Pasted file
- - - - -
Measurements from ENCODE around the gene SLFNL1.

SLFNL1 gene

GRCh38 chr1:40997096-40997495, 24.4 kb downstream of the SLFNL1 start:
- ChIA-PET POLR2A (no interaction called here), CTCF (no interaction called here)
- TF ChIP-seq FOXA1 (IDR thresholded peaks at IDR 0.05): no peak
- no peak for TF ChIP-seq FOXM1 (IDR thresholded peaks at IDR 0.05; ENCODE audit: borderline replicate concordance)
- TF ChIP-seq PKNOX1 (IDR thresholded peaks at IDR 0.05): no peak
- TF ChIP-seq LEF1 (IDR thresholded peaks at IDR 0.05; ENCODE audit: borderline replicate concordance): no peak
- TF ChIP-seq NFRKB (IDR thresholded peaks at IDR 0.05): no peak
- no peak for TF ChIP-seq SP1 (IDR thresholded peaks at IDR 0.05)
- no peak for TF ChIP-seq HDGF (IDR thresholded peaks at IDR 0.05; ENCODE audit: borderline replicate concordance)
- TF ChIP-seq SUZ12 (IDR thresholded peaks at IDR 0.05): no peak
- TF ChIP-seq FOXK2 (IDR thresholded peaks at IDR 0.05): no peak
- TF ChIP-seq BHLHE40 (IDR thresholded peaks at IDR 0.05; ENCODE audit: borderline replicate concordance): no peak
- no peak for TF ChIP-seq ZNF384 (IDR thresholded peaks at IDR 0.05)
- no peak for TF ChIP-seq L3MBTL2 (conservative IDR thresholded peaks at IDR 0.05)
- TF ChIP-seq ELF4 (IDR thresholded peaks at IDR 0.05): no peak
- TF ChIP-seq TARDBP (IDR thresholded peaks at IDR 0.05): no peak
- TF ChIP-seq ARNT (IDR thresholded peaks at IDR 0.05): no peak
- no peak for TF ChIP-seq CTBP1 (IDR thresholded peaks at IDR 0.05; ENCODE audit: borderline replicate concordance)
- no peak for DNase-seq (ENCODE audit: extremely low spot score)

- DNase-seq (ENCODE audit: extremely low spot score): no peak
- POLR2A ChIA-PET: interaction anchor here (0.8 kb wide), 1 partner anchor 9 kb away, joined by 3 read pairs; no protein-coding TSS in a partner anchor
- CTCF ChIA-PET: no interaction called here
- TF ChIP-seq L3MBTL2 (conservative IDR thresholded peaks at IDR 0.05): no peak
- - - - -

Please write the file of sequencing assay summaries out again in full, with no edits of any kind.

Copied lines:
Measurements from ENCODE around the gene SLFNL1.

SLFNL1 gene

GRCh38 chr1:40997096-40997495, 24.4 kb downstream of the SLFNL1 start:
- ChIA-PET POLR2A (no interaction called here), CTCF (no interaction called here)
- TF ChIP-seq FOXA1 (IDR thresholded peaks at IDR 0.05): no peak
- no peak for TF ChIP-seq FOXM1 (IDR thresholded peaks at IDR 0.05; ENCODE audit: borderline replicate concordance)
- TF ChIP-seq PKNOX1 (IDR thresholded peaks at IDR 0.05): no peak
- TF ChIP-seq LEF1 (IDR thresholded peaks at IDR 0.05; ENCODE audit: borderline replicate concordance): no peak
- TF ChIP-seq NFRKB (IDR thresholded peaks at IDR 0.05): no peak
- no peak for TF ChIP-seq SP1 (IDR thresholded peaks at IDR 0.05)
- no peak for TF ChIP-seq HDGF (IDR thresholded peaks at IDR 0.05; ENCODE audit: borderline replicate concordance)
- TF ChIP-seq SUZ12 (IDR thresholded peaks at IDR 0.05): no peak
- TF ChIP-seq FOXK2 (IDR thresholded peaks at IDR 0.05): no peak
- TF ChIP-seq BHLHE40 (IDR thresholded peaks at IDR 0.05; ENCODE audit: borderline replicate concordance): no peak
- no peak for TF ChIP-seq ZNF384 (IDR thresholded peaks at IDR 0.05)
- no peak for TF ChIP-seq L3MBTL2 (conservative IDR thresholded peaks at IDR 0.05)
- TF ChIP-seq ELF4 (IDR thresholded peaks at IDR 0.05): no peak
- TF ChIP-seq TARDBP (IDR thresholded peaks at IDR 0.05): no peak
- TF ChIP-seq ARNT (IDR thresholded peaks at IDR 0.05): no peak
- no peak for TF ChIP-seq CTBP1 (IDR thresholded peaks at IDR 0.05; ENCODE audit: borderline replicate concordance)
- no peak for DNase-seq (ENCODE audit: extremely low spot score)

- DNase-seq (ENCODE audit: extremely low spot score): no peak
- POLR2A ChIA-PET: interaction anchor here (0.8 kb wide), 1 partner anchor 9 kb away, joined by 3 read pairs; no protein-coding TSS in a partner anchor
- CTCF ChIA-PET: no interaction called here
- TF ChIP-seq L3MBTL2 (conservative IDR thresholded peaks at IDR 0.05): no peak